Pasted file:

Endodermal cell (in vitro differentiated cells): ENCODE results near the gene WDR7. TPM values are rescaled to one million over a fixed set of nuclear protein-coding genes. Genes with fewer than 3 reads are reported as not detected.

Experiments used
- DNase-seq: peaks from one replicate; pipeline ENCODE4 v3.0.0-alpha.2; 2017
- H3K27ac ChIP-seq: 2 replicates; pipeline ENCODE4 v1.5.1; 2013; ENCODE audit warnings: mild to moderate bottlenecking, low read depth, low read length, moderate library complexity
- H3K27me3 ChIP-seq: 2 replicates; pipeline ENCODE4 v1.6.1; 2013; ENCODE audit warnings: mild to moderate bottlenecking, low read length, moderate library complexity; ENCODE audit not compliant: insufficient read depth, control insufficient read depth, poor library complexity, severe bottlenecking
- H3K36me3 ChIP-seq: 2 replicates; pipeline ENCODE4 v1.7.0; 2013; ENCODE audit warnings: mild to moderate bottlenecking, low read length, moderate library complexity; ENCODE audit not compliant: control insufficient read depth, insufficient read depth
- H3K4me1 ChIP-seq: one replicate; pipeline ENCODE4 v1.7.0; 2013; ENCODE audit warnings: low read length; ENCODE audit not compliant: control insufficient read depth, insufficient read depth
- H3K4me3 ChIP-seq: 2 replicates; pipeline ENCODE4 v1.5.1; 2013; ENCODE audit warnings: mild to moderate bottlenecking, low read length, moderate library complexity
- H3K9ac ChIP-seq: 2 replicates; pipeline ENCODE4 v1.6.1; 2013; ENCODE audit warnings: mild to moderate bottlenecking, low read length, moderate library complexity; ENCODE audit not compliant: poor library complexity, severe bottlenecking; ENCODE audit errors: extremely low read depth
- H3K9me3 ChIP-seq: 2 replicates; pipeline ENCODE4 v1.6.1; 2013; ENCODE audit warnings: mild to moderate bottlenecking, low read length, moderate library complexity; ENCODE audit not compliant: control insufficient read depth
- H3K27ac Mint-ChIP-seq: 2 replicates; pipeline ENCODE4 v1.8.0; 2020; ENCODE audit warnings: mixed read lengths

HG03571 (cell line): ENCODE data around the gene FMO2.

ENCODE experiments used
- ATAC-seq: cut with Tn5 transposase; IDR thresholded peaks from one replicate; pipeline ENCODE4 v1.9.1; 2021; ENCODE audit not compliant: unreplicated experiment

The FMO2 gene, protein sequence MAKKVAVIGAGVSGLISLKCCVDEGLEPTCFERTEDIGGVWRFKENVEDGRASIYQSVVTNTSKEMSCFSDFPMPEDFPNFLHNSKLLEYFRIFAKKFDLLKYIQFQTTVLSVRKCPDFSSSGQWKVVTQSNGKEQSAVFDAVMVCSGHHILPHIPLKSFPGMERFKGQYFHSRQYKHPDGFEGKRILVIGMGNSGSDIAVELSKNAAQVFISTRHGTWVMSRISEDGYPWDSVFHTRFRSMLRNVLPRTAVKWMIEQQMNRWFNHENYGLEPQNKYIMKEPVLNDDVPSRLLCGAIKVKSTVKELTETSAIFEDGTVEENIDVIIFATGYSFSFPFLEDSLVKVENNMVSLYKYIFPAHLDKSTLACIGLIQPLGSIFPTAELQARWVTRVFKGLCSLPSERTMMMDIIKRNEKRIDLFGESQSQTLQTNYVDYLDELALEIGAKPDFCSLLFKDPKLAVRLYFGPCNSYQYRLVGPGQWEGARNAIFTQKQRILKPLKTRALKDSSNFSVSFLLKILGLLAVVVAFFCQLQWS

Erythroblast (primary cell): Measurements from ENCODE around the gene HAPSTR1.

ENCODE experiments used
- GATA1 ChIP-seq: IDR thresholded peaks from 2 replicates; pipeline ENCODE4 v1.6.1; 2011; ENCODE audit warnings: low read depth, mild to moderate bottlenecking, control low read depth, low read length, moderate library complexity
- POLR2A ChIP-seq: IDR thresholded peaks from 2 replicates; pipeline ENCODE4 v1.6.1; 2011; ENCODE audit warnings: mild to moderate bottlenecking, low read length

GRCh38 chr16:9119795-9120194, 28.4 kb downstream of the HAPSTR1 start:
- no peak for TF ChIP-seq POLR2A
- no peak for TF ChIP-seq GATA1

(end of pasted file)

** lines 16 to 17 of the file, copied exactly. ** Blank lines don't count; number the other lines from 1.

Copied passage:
Erythroblast (primary cell): Measurements from ENCODE around the gene HAPSTR1.

ENCODE experiments used